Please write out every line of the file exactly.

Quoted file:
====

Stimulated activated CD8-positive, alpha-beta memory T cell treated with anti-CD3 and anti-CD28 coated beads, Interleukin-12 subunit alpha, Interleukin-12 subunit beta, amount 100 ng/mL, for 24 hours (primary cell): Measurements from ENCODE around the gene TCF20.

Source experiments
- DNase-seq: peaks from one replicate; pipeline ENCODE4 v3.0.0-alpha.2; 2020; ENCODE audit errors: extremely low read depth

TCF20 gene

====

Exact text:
Stimulated activated CD8-positive, alpha-beta memory T cell treated with anti-CD3 and anti-CD28 coated beads, Interleukin-12 subunit alpha, Interleukin-12 subunit beta, amount 100 ng/mL, for 24 hours (primary cell): Measurements from ENCODE around the gene TCF20.

Source experiments
- DNase-seq: peaks from one replicate; pipeline ENCODE4 v3.0.0-alpha.2; 2020; ENCODE audit errors: extremely low read depth

TCF20 gene